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What is a Robber Baron?

Tricia Christensen
Updated May 23, 2024
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A robber baron initially referred to a feudal lord, usually in Germany, who charged huge tolls for those shipping goods through their lands. More recently, during the American Industrial Revolution, the term was used to describe a person who made enormous amounts of money in business. It was an insulting term implying that a person used unfair business practices and showed little sensitivity to the common worker.

It is certainly the case that early workers in factories suffered inhumane treatment, and worked in horrible conditions. Little regard was given to worker safety, or to giving workers even a fair amount of time off. Many immigrants of the 19th century became factory workers, and were, because of language barriers, less able to stop abuses.

The robber baron typically opposed unionization, as this would cost more money. So his money was often made on the backs of the suffering. Further, excess amounts of money from him could usually quell controversy or media attention if needed.

Most people are familiar with the names Andrew Carnegie, J.P. Morgan, and John D. Rockefeller. Though some might more positively call these men Captains of Industry, they were often referred to as robber barons because of their business practices.

Many an industry leader called a robber baron actually gave significant money to charity. In fact, New York City owes many of its striking buildings to the contributions of these men. Buildings like Rockefeller Center, and Carnegie Hall were built through charitable contributions of the Rockefeller and Carnegie families.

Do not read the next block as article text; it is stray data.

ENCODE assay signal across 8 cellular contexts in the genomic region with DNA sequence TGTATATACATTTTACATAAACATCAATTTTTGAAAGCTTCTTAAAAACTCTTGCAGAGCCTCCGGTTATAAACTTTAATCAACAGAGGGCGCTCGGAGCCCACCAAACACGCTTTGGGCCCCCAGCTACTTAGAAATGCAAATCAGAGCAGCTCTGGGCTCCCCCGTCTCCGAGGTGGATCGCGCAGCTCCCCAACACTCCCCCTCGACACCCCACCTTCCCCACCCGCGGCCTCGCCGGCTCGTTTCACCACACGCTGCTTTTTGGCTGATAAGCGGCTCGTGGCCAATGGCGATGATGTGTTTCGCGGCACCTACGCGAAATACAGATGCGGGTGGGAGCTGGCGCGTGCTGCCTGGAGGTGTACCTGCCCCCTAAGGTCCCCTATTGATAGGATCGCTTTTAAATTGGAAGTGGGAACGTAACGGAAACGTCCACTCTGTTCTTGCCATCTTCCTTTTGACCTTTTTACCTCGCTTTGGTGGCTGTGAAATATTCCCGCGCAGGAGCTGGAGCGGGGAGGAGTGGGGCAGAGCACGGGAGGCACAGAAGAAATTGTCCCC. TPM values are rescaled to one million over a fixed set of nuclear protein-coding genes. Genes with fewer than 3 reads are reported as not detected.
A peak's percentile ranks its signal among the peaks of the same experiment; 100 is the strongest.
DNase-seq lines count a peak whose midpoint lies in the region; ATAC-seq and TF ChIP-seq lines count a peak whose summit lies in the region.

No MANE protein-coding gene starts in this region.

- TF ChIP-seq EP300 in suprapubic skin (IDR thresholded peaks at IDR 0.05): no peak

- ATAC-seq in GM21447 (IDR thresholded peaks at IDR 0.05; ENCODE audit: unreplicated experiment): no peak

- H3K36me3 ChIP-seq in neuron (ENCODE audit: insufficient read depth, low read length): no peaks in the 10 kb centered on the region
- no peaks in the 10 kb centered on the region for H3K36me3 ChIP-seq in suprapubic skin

However, many historians and economists deplore that such charity did not extend to most of the people who were responsible for making these men very rich. Nowhere was criticism of the robber baron lifestyle more evident than in Thorstein Veblen’s analysis, The Theory of the Leisure Class. To Veblen, these people bore resemblance to barbarians. What they could not get by reasonable means, they got by force. As well, they lived off their spoils or ill-gotten gain.

Some who would have called a robber baron a Captain of Industry, like conservative novelist Ayn Rand, saw these men as benefactors of society. Most liberal analysts would not agree with Rand’s assessment.

The amount of money made by a robber baron was often seen as fulfillment and inspiration for the American dream. However, most did not start at the lowest strata of society. They came for middle class families, where they would have had greater access to better jobs with better working conditions. They cannot in most cases be viewed as coming from “rags” to riches.

Historical Index is dedicated to providing accurate and trustworthy information. We carefully select reputable sources and employ a rigorous fact-checking process to maintain the highest standards. To learn more about our commitment to accuracy, read our editorial process.
Tricia Christensen
By Tricia Christensen
With a Literature degree from Sonoma State University and years of experience as a Historical Index contributor, Tricia Christensen is based in Northern California and brings a wealth of knowledge and passion to her writing. Her wide-ranging interests include reading, writing, medicine, art, film, history, politics, ethics, and religion, all of which she incorporates into her informative articles. Tricia is currently working on her first novel.

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Discussion Comments
By anon993613 — On Nov 28, 2015